Torture: A Day in The Life Of A Writer In A Banana Republic—Kakwenza Rukirabashaija

“You are under arrest. Put on your clothes now and we go!”
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The author shown with a copy of his novel "The Greedy Barbarian." He paid the price by being totured by Gen. Museveni's secret police.
 
On the 18th day of September 2020, I was in bed sleeping when the house manager awoke me with a soft knock on our bedroom door. I checked for the time on the phone and it was exactly fifteen minutes past 6AM in the morning. I had been sandwiched between my wife and our youngest daughter, Siima, who is one year and eleven months old.
 
“Yes Anita, what is it?” I asked.  
“Uncle, there are three men outside who want to talk to you,” Anita, still standing at the closed bedroom door, said.
“Who are they?” my wife asked, with a sleepy voice.
“I do not know them and they are asking for Uncle,” Anita retorted.
“Have you opened the gate for them or they are still outside?” asked my wife as she got up to draw the mosquito net.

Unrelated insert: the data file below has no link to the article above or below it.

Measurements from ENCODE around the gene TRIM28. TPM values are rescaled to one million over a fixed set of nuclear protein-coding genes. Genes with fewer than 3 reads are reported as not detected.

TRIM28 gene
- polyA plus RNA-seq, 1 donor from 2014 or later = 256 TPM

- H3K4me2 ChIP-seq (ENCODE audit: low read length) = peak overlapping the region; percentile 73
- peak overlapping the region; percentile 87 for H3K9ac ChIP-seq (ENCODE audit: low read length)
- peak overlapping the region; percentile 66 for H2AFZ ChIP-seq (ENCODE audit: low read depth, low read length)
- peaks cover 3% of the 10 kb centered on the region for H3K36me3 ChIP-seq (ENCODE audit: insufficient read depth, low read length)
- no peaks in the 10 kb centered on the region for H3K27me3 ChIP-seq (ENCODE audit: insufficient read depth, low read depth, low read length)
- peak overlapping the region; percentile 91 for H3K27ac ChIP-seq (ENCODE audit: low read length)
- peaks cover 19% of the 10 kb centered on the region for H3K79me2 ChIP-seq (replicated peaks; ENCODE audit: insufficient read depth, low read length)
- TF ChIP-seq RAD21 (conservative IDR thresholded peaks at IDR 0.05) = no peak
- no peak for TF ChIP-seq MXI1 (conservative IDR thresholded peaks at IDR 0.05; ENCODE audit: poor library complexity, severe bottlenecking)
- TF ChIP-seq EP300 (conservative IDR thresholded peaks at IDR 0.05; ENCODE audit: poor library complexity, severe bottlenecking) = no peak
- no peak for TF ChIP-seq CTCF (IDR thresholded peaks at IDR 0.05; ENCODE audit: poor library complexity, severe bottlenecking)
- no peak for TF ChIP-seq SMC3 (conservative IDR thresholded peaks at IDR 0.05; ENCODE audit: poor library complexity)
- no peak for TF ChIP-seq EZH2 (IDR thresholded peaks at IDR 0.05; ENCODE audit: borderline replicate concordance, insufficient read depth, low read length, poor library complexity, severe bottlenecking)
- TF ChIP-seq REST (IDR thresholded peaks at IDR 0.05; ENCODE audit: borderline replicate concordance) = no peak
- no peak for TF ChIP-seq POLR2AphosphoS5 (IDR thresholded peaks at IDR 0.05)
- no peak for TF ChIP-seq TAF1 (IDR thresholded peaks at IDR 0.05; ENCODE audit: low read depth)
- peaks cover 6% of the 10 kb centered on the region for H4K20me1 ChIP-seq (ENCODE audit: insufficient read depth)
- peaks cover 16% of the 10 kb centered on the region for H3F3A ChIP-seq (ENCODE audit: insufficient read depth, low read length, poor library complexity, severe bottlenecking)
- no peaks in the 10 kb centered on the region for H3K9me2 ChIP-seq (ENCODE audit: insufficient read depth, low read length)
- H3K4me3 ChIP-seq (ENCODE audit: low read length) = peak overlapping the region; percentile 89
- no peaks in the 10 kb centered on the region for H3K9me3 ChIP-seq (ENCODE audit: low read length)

Anita had sauntered away and she didn’t listen to the question posed by my wife. When my wife walked to the bathroom to ease herself, I went and opened the door. Four men in civilian clothes stood in the corridor facing our bedroom. They were all wielding guns.
I shut the door immediately and screamed to warn my wife. The men kicked open the door.
 
“You are under arrest. Put on your clothes now and we go!” one officer commanded while pointing his sniper gun at me. 
“Is this how you bombard people in their bedrooms while they are still sleeping and you arrest them?” I demanded. 
Then I recognized he was the same operative who had commanded the operation when I was first arrested from my home back in April. Short and energetic with a big nose and a hairless face decorated with two owl eyes and a chubby mouth cracked with dehydration. The argument of course attracted his fellow rascals who now entered the bedroom breathing fire. They threatened that they would take me in my underwear.
 
“…You are teaching us how we should arrest you? Are you an insane, tall man?” the ring leader barked.
No arrest warrant, no civility, no humanity, only impunity and braggadocio. I opened the closet and put on a pair of jeans, a white cotton vest and a grey t-shirt.
One officer handcuffed me and marched me out of the bedroom.
 
“Last time you took my husband when he was well and brought him back when he was almost crippled,” cried my wife.
“Our job is to arrest, we take orders and deliver the suspect, so we do not know about that,” one of them, a boy in fact, in cheap tight jeans and a faded t-shirt, said.